Rep. Timothy Robertson (Email), a Keene Democrat, said he was opposed to including "acts of passion," which he equated with statutory rape. He proposed the example of a young Marine home on leave and set up on a date with someone who looked 20 but was 14. "He shouldn't be penalized . . . because she was being patriotic and did things she shouldn't have," Robertson said.
Sex offenders must currently register with their local police departments twice a year. Under the new law, that would not change for most offenders. But those in Tier 3, which includes the most serious crimes of murder and rape, would register four times a year.
The cost of registering would go from $34 a year to $50. Local agencies would keep $10 of that, and the rest would go to the state.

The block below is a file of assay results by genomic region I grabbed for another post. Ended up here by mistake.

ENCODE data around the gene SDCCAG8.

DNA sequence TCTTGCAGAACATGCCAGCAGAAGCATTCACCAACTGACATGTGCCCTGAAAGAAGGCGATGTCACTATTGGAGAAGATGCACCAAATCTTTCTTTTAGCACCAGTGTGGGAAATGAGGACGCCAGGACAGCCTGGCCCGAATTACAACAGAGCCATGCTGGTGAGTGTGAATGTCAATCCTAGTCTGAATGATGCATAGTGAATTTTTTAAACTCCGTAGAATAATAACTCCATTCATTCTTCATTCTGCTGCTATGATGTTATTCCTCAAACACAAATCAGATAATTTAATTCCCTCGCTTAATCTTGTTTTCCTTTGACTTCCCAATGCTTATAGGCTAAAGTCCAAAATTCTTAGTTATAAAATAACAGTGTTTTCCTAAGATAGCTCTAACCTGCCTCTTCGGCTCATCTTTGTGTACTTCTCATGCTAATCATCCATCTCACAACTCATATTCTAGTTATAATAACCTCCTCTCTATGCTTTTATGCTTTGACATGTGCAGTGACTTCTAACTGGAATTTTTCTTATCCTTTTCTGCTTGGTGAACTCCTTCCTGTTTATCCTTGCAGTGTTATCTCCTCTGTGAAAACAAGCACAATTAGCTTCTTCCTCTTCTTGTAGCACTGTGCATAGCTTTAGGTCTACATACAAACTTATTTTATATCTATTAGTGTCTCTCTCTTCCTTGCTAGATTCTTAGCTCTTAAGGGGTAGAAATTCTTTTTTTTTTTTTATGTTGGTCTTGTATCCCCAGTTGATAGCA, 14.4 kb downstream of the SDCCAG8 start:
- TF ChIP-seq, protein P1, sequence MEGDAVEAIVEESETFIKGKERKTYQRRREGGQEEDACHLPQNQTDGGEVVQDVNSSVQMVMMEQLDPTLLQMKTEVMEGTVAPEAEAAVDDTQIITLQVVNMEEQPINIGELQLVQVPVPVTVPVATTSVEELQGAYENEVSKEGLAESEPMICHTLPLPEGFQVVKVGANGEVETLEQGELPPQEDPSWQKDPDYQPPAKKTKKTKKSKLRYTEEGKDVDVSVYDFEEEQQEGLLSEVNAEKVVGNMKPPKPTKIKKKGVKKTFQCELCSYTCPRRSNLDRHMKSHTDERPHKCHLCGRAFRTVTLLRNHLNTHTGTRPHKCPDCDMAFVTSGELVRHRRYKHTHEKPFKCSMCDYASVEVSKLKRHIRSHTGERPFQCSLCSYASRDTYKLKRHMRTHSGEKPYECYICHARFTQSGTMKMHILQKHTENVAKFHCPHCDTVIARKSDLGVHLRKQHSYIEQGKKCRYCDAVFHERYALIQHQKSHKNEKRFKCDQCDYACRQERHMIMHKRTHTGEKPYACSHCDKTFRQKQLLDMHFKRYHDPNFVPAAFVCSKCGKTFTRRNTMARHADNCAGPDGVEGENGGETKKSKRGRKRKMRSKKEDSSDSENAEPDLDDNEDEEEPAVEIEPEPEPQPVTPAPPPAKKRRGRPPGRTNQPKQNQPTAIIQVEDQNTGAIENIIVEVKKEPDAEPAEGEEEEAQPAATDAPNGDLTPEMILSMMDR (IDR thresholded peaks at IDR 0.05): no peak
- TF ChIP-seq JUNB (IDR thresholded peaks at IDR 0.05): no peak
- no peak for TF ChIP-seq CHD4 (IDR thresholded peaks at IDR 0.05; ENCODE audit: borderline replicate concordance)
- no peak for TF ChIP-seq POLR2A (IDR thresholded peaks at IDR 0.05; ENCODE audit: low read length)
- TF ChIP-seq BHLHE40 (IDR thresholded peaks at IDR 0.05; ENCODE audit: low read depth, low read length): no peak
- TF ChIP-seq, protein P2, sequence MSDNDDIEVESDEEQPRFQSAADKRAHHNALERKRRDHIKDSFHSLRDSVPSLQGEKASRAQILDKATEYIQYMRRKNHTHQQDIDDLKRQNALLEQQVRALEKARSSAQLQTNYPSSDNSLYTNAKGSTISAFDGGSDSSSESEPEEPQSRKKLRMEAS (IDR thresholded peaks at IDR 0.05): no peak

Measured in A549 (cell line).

The state Department of Safety estimates the proposed legislation would cost the state at least $100,000 the first year to update computer software and add an employee to handle the new registration requirements.
The bill was assigned to a subcommittee yesterday for further discussion.
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BREESPORT - The Breesport Neighborhood Watch met again Tuesday to discuss additional security measures that will monitor convicted sex offenders living in Chemung County.
Residents and county officials came together to discuss new legislation that would help keep sex offenders away from children, and monitor what they're doing on-line.